Dear J.T. & Dale: I’ve gone on some job interviews, and the one thing they have in common is that the interviewer has a sheet of questions, sometimes a fold-out sheet. One interviewer said, “We know that you can do the job, but we have a list of questions from HR that we have to ask.” My point is that you don’t get to make a sales pitch to sell yourself.
Dale: Here’s why HR pushes for standard questions: Without a list to stick to, many hiring managers end up spending the interview talking about themselves. Further, it’s tough to compare candidates if each interview goes off in a different direction. Without consistent information across candidates, the hiring decision comes down to “gut feel,” and most guts feel like hiring the person most like the person outside the gut, which is no way to optimize a department’s resources.
J.T.: So, expect to encounter lists of questions. Sadly, all the lists vary. Sometimes you can find an inside contact or use a site like GlassDoor.com to learn what kinds of questions they’ll ask, but for the most part, the best you can do is prepare and learn from each subsequent interview.
Dale: Speaking of which, I recently was helping my niece prepare to interview for a job she coveted. I told her we’d do mock interviews, but to prepare for those, I told her the first resource to grab is a piece by J.T. that she boldly named “The Best Interview Preparation Tool Ever.” You get it when you register for the free articles at . You’ll find J.T. herself, on video, and a first-rate list of questions that will help you practice. The interviewer still might throw in some offbeat topic you haven’t thought through. If so, just say, “That’s an unusual question … let me think.” If nothing comes to mind, you can always respond with a question: “That’s a tough one — have you heard any good answers?” Yes, you’ll be passing on that one question, but you’ll still come across as open and eager to learn.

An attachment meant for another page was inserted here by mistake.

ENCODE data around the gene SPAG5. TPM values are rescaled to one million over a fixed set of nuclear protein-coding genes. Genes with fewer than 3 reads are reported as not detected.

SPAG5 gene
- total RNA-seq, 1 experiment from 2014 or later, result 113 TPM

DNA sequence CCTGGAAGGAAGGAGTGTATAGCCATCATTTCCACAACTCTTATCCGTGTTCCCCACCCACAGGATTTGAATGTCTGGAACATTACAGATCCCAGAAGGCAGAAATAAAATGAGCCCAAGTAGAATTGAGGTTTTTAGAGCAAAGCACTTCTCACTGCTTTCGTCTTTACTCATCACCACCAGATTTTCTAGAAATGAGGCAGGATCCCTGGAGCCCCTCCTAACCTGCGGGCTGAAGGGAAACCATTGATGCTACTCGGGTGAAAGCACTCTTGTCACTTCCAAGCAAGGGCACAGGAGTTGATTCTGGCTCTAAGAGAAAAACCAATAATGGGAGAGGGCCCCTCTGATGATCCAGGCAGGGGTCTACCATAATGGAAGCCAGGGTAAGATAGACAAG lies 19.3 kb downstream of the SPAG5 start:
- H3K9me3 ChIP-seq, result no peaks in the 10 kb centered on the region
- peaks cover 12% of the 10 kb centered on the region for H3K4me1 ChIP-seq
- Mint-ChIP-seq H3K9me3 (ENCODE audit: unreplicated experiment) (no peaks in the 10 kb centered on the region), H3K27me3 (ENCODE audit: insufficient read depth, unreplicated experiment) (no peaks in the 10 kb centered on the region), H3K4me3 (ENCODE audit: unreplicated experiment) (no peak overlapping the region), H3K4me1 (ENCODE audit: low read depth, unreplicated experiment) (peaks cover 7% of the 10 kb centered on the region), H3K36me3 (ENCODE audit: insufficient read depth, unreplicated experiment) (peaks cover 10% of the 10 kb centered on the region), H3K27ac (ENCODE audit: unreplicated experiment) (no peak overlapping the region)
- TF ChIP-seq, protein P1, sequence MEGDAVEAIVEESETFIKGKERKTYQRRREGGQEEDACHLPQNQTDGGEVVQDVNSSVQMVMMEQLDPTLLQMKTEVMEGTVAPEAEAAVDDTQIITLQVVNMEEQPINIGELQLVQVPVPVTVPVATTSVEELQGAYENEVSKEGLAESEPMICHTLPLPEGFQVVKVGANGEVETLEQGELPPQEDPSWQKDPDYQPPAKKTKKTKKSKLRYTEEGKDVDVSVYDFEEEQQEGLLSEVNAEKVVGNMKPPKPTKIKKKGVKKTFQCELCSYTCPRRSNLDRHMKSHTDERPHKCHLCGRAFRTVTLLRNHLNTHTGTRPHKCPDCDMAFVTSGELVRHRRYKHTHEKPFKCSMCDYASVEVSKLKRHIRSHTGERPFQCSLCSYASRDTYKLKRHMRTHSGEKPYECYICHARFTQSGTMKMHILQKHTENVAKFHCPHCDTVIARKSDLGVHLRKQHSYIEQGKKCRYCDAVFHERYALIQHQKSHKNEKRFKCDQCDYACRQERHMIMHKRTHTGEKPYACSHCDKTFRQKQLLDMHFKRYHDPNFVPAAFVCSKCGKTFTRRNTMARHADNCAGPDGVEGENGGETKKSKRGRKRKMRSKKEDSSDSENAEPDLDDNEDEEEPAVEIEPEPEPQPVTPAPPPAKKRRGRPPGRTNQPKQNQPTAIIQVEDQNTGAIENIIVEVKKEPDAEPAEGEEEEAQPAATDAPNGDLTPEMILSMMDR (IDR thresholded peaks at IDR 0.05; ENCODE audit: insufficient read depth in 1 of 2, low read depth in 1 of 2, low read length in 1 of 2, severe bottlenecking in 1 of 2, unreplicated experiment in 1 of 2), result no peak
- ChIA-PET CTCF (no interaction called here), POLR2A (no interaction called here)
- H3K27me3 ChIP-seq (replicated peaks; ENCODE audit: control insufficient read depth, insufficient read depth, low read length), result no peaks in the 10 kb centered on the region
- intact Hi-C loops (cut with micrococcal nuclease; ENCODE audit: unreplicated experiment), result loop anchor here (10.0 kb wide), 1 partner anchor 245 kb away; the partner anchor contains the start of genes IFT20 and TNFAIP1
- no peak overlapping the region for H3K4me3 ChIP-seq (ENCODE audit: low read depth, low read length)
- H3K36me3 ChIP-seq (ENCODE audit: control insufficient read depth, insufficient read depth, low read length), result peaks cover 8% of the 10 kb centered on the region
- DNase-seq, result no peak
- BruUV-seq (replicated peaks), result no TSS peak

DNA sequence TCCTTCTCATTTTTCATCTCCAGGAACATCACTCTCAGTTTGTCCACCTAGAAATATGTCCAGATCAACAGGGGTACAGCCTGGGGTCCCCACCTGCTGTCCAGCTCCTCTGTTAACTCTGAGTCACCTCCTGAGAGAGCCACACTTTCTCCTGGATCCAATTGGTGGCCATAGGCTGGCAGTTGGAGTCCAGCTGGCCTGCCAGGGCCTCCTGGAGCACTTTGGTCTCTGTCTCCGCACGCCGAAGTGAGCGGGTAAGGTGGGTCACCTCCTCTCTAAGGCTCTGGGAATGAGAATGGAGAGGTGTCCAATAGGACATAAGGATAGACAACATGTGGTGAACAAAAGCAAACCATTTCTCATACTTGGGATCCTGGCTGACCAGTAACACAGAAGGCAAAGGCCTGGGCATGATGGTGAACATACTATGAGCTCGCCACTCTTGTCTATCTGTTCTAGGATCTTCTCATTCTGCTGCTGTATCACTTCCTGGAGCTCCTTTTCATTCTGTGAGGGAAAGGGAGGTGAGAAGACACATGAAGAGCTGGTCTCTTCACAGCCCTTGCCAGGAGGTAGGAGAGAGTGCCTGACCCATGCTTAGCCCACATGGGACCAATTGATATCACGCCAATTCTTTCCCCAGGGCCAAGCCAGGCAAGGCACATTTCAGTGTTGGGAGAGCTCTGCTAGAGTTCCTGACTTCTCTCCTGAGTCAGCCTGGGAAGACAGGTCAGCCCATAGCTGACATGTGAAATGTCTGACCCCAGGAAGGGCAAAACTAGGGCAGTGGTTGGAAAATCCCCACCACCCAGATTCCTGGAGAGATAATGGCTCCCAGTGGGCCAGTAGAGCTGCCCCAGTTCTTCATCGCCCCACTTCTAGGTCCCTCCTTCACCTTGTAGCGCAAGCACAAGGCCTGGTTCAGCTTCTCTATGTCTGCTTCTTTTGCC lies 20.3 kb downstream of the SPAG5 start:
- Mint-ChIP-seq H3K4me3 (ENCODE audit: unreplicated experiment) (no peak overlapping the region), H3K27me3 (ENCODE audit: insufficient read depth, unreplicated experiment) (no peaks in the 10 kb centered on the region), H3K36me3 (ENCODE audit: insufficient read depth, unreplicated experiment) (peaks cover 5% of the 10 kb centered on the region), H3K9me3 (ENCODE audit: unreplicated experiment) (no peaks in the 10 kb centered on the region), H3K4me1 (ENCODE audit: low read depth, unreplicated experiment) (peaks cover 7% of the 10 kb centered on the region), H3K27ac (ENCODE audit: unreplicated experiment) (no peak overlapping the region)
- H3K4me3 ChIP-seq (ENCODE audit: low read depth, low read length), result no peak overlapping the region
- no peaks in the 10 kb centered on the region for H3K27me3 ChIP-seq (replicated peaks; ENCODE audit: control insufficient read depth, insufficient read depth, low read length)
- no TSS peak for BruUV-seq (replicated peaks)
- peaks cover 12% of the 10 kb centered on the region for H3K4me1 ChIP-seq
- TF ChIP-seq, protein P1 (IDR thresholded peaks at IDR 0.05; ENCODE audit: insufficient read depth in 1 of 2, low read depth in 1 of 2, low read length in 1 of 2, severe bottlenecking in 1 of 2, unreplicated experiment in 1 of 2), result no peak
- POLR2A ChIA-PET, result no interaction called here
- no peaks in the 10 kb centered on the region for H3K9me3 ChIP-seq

J.T.: And what about it — did your niece get the job?
Dale: She got it, and she’s already started.
J.T. and Dale look forward to feedback from their readers. To contact them, visit their website, jtanddale.com.